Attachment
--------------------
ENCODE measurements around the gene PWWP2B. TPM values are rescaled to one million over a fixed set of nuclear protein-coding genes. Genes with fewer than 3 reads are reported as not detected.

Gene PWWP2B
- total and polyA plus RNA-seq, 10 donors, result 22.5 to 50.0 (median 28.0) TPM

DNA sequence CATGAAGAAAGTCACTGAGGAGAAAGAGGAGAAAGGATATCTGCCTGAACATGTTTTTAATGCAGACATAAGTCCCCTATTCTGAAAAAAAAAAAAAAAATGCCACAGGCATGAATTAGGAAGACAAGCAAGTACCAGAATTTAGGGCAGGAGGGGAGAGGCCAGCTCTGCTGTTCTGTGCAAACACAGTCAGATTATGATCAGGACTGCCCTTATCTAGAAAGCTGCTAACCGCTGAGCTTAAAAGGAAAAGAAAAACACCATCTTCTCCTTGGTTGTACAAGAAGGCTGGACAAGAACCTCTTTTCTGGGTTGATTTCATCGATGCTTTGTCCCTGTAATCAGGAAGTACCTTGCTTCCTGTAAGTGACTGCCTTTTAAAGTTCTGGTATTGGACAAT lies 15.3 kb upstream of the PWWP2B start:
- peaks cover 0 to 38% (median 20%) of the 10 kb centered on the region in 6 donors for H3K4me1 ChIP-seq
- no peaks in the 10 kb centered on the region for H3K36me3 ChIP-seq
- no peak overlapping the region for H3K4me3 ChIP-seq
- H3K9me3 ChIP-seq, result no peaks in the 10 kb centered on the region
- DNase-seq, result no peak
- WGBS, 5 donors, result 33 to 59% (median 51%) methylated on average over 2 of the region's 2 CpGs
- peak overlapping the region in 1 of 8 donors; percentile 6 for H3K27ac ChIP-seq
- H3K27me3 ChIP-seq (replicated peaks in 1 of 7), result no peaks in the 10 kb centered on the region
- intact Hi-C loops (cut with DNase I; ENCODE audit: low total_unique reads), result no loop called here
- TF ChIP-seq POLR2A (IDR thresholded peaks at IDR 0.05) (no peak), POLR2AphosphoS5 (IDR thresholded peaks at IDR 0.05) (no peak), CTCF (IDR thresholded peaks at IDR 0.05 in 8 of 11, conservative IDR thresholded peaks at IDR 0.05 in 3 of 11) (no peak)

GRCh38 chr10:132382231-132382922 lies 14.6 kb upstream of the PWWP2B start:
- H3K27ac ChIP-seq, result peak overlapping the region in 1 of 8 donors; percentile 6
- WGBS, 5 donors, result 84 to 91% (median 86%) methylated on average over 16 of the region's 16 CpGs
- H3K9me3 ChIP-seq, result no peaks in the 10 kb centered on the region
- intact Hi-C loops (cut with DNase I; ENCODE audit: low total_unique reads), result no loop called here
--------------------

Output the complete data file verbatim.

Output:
ENCODE measurements around the gene PWWP2B. TPM values are rescaled to one million over a fixed set of nuclear protein-coding genes. Genes with fewer than 3 reads are reported as not detected.

Gene PWWP2B
- total and polyA plus RNA-seq, 10 donors, result 22.5 to 50.0 (median 28.0) TPM

DNA sequence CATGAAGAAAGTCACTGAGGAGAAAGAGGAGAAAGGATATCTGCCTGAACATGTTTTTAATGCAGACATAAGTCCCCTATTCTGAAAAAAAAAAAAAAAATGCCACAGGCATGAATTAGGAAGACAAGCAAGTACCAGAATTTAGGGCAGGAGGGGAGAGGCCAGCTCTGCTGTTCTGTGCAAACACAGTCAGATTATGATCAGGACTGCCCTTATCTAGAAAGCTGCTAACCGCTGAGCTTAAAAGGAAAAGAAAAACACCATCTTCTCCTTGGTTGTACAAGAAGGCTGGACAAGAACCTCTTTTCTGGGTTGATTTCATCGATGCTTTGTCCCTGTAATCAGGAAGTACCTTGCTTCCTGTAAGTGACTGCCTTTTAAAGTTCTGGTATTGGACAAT lies 15.3 kb upstream of the PWWP2B start:
- peaks cover 0 to 38% (median 20%) of the 10 kb centered on the region in 6 donors for H3K4me1 ChIP-seq
- no peaks in the 10 kb centered on the region for H3K36me3 ChIP-seq
- no peak overlapping the region for H3K4me3 ChIP-seq
- H3K9me3 ChIP-seq, result no peaks in the 10 kb centered on the region
- DNase-seq, result no peak
- WGBS, 5 donors, result 33 to 59% (median 51%) methylated on average over 2 of the region's 2 CpGs
- peak overlapping the region in 1 of 8 donors; percentile 6 for H3K27ac ChIP-seq
- H3K27me3 ChIP-seq (replicated peaks in 1 of 7), result no peaks in the 10 kb centered on the region
- intact Hi-C loops (cut with DNase I; ENCODE audit: low total_unique reads), result no loop called here
- TF ChIP-seq POLR2A (IDR thresholded peaks at IDR 0.05) (no peak), POLR2AphosphoS5 (IDR thresholded peaks at IDR 0.05) (no peak), CTCF (IDR thresholded peaks at IDR 0.05 in 8 of 11, conservative IDR thresholded peaks at IDR 0.05 in 3 of 11) (no peak)

GRCh38 chr10:132382231-132382922 lies 14.6 kb upstream of the PWWP2B start:
- H3K27ac ChIP-seq, result peak overlapping the region in 1 of 8 donors; percentile 6
- WGBS, 5 donors, result 84 to 91% (median 86%) methylated on average over 16 of the region's 16 CpGs
- H3K9me3 ChIP-seq, result no peaks in the 10 kb centered on the region
- intact Hi-C loops (cut with DNase I; ENCODE audit: low total_unique reads), result no loop called here